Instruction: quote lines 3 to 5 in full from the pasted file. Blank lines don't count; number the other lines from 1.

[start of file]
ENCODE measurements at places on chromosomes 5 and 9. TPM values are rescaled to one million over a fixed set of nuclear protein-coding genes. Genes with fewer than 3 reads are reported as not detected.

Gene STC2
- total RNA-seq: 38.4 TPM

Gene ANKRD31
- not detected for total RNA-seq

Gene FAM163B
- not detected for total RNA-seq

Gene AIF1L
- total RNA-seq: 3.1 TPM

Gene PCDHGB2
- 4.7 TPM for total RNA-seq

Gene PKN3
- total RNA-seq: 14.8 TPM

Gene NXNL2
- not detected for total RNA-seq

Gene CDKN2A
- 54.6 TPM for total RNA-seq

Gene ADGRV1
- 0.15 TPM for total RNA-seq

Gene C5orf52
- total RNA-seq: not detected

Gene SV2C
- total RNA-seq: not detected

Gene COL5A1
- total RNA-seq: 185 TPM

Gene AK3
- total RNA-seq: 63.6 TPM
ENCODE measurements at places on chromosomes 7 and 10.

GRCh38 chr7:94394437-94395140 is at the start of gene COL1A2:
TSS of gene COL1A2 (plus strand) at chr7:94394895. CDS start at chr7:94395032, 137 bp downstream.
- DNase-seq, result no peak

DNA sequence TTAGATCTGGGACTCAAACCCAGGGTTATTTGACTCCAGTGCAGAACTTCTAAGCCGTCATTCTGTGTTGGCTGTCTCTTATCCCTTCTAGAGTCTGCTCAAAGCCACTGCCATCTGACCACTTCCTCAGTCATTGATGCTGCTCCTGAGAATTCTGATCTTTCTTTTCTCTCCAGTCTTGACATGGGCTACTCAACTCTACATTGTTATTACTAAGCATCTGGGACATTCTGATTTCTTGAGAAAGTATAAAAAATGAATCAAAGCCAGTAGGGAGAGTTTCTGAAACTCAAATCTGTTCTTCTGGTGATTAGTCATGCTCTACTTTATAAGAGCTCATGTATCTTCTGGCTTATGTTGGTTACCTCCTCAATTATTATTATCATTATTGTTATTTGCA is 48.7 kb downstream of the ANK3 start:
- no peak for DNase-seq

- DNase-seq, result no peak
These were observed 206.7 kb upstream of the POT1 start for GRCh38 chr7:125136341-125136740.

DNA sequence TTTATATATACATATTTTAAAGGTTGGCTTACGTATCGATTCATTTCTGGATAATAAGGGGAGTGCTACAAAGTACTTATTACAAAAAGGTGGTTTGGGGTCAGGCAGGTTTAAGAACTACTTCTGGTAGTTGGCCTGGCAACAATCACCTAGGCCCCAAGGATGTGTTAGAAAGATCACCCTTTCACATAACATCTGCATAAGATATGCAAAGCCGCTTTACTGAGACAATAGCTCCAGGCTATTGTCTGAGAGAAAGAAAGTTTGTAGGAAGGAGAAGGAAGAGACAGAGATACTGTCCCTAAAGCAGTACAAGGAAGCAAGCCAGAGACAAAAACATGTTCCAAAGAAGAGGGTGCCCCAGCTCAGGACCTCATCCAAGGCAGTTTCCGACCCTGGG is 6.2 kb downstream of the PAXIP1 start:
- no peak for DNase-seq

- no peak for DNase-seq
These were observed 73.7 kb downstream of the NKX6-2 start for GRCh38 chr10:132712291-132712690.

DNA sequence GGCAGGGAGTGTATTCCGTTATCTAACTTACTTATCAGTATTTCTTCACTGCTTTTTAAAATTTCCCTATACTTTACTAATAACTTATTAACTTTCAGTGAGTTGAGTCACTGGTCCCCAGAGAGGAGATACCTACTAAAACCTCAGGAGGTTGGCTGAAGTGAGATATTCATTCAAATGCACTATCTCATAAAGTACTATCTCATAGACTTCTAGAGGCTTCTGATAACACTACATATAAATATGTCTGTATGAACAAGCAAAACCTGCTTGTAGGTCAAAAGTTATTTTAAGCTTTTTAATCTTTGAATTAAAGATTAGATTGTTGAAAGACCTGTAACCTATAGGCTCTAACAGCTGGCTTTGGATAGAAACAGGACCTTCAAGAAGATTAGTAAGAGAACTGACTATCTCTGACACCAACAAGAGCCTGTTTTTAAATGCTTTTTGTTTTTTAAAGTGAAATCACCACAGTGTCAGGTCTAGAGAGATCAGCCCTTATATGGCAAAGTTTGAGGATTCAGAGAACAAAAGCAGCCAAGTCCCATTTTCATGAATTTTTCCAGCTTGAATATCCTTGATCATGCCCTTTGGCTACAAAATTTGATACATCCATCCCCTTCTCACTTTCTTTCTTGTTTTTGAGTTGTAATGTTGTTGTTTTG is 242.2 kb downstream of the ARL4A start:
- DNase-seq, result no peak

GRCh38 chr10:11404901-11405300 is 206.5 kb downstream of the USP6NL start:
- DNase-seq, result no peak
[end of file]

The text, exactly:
- total RNA-seq: 38.4 TPM

Gene ANKRD31
- not detected for total RNA-seq